Dow Jones & Co. disclosed that hackers had gained unauthorized entry to its systems, accessing contact information for current and former subscribers in order to send fraudulent solicitations.
The data breach potentially accessed payment card information for fewer than 3,500 individuals, said Dow Jones, a unit of News Corp and owner of The Wall Street Journal, MarketWatch and Barron's. The goal of the broader hack seems to have been to obtain contact information, Dow Jones said.
In a letter to customers on Friday, Dow Jones Chief Executive William Lewis said law-enforcement officials in late July informed the company that there may have been a breach. A company investigation with the help of a cybersecurity firm revealed the unauthorized access took place between August 2012 and July 2015.
Mr. Lewis said the data from the 3,500 individuals "could have been accessed, although we have discovered no direct evidence that information was stolen." The breach also was "likely part of a broader campaign involving a number of other victim companies," he said.
"It appears that the focus was to obtain contact information such as names, addresses, email addresses and phone numbers of current and former subscribers in order to send fraudulent solicitations," Mr. Lewis said.
Data breaches have become increasingly common among private companies and government organizations. Last year, 43% of the 567 executives surveyed by the Ponemon Institute said they experienced a data breach in the past year.
Breaches have been exposed at companies like Ashley Madison, the dating site aimed at people looking for extramarital affairs, where hackers obtained and released names and addresses. Retailers have been particularly hard hit, including high-profile breaches at Target Corp., where 40 million credit and debit card accounts were compromised, and Home Depot Inc., which experienced an even larger attack that may have compromised 56 million cards.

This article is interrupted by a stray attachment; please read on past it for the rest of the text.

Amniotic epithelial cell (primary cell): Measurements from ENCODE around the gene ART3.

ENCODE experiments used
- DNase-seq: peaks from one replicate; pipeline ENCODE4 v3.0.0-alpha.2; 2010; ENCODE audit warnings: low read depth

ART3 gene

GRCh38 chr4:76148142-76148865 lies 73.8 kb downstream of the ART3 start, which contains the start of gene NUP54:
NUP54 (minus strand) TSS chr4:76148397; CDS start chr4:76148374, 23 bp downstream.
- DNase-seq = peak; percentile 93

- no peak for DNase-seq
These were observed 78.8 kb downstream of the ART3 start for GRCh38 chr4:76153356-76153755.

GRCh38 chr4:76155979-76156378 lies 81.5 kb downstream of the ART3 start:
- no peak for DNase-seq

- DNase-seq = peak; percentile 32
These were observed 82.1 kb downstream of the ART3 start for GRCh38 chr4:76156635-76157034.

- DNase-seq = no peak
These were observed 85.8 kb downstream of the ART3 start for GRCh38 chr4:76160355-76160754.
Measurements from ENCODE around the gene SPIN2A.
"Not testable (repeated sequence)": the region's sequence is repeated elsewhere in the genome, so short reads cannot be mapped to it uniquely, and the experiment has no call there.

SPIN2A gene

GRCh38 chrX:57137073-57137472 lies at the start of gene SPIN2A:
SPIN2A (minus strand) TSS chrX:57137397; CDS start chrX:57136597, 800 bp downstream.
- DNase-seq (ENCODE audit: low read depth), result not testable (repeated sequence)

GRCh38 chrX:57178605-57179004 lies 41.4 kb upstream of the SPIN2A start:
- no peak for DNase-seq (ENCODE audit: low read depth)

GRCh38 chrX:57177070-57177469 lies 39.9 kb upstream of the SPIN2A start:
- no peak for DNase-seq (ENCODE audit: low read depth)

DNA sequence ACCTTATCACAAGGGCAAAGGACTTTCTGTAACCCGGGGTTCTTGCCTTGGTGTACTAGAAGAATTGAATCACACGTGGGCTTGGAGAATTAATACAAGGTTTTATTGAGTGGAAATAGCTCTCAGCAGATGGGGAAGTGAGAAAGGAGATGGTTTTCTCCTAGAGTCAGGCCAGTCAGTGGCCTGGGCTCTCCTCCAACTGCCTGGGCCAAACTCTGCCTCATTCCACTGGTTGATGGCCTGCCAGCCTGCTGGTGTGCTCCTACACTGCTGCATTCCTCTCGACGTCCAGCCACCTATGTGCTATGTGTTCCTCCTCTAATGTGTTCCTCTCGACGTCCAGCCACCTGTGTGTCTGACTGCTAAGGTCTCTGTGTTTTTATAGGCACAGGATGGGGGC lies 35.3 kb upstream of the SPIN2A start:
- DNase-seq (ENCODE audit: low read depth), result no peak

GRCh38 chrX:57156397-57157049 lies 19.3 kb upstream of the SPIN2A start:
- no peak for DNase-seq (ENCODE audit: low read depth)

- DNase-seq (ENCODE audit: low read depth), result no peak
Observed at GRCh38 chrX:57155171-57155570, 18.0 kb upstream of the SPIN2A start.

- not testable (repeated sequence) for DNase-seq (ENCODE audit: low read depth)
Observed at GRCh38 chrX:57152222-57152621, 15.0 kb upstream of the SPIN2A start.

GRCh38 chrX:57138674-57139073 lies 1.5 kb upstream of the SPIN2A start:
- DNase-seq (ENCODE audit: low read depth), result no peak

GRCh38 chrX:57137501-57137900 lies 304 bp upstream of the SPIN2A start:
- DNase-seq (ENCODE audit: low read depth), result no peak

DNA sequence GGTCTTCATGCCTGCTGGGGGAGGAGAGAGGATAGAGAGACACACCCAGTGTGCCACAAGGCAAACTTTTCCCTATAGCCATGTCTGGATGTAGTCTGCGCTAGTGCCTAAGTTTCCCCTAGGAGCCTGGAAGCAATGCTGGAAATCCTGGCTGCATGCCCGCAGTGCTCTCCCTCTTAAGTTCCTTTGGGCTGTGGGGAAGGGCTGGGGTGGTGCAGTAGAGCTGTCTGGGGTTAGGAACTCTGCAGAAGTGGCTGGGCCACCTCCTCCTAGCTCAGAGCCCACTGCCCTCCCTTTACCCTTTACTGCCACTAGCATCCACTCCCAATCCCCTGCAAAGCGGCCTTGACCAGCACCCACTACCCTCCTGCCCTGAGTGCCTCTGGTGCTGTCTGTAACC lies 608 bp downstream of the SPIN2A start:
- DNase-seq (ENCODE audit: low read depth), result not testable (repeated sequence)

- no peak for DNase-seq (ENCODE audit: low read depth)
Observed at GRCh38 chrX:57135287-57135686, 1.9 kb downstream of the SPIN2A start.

In the wake of its massive breach, the chief executive of Ashley Madison owner Avid Life Media Inc. has stepped down and the company has said it is cooperating with investigations from authorities.
Target and Home Depot have faced steep expenses related to their data breaches. Target has agreed to reimburse thousands of financial institutions millions of dollars for costs incurred from the 2013 data breach. Home Depot still faces ongoing lawsuits from banks and credit unions.
Dow Jones has sent letters to individuals whose financial information was potentially accessed and says it has taken steps to stop the hack. The investigation is ongoing, and Dow Jones is cooperating with law enforcement, the letter said.
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